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Human Clinical Embryology and Assisted Conception MSc


 

Scientists present plan to build a human genome

06 June 2016

By Rebecca Carr

Appeared in BioNews 854

A group of 25 scientists have proposed an ambitious plan to create a synthetic human genome from scratch.

The proposals, formally unveiled in Science last week, were first aired at a 'secret' meeting attended by 150 scientists last month (see BioNews 852).

Known as the Human Genome Project–Write (HGP-write), it will require billions of dollars in technological development and is expected to take around ten years to complete.

'Although sequencing, analysing, and editing DNA continue to advance at breakneck pace, the capability to construct DNA sequences in cells is mostly limited to a small number of short segments, restricting the ability to manipulate and understand biological systems. Further understanding of genetic blueprints could come from construction of large, gigabase (Gb)–sized animal and plant genomes, including the human genome, which would in turn drive development of tools and methods to facilitate large-scale synthesis and editing of genomes. To this end, we propose the Human Genome Project–Write (HGP-write),' the group wrote in Science.

The scientists – who include George Church, professor of genetics at Harvard Medical School – first need to raise $100 million in support from public, private, philanthropic, industry and academic sources, and they say they are looking for ways to start the project with public support and within an ethical and legal framework.

The proposals are likely to raise concerns regarding the extent to which human life should be engineered. Synthesising the human genome could, for example, make it possible to create humans who lack biological parents, or to create humans with genetic enhancements.

The scientists dismiss these concerns. They write that, if successful, potential applications of the research could include 'growing transplantable human organs, engineering immunity to viruses in cell lines via genome-wide recoding, engineering cancer resistance into new therapeutic cell lines, and accelerating high-productivity, cost-efficient vaccine and pharmaceutical development using human cells and organoids'.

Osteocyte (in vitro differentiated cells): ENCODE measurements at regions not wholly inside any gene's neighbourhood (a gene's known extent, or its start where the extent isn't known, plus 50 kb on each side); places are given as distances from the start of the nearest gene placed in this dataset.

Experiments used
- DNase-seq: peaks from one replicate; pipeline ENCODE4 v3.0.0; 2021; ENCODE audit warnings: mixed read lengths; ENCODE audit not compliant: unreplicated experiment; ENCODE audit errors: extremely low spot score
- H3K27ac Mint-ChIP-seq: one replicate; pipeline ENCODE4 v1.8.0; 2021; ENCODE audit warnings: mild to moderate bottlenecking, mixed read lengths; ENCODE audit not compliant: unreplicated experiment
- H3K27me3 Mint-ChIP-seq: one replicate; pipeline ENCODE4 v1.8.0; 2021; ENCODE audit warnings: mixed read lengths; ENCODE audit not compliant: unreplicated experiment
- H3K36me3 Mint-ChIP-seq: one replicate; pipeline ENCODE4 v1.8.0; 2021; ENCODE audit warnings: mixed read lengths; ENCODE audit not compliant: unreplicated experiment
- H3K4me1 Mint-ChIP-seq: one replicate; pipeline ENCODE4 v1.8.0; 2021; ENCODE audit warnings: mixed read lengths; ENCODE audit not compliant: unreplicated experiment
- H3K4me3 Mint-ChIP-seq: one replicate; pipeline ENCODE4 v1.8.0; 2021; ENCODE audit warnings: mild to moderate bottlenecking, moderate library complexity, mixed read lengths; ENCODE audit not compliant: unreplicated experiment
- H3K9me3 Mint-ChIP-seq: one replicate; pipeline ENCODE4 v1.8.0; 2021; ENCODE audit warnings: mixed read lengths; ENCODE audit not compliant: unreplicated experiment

Professor Paul Freemont, co-director of the Centre for Synthetic Biology and Innovation at Imperial College London, who was not involved in the project, told Reuters: 'It will also provide technologies for advanced gene therapy and lead to a much greater understanding of how the genome is organised and how in disease cells this becomes altered.'

Further challenges to genome writing – such as the cost of DNA synthesis – will need to be resolved before the project can get off the ground. Speaking to Nature News, Dr Tom Ellis, a synthetic biologist at Imperial College London, argued that there are other challenges ahead for the project. 'There are no methods to insert very large pieces of DNA into a mammalian cell and make them function normally, and researchers have little clue how to design a complex genome that has anything more than trivial changes to an existing one.'

Others have raised the concern that commercial bodies may seek to take ownership of the project, which might limit access to the benefits of the research results.

SOURCES & REFERENCES
Nature News | 02 June 2016
 
The Guardian | 02 June 2016
 
Reuters | 02 June 2016
 
Science | 02 June 2016
 

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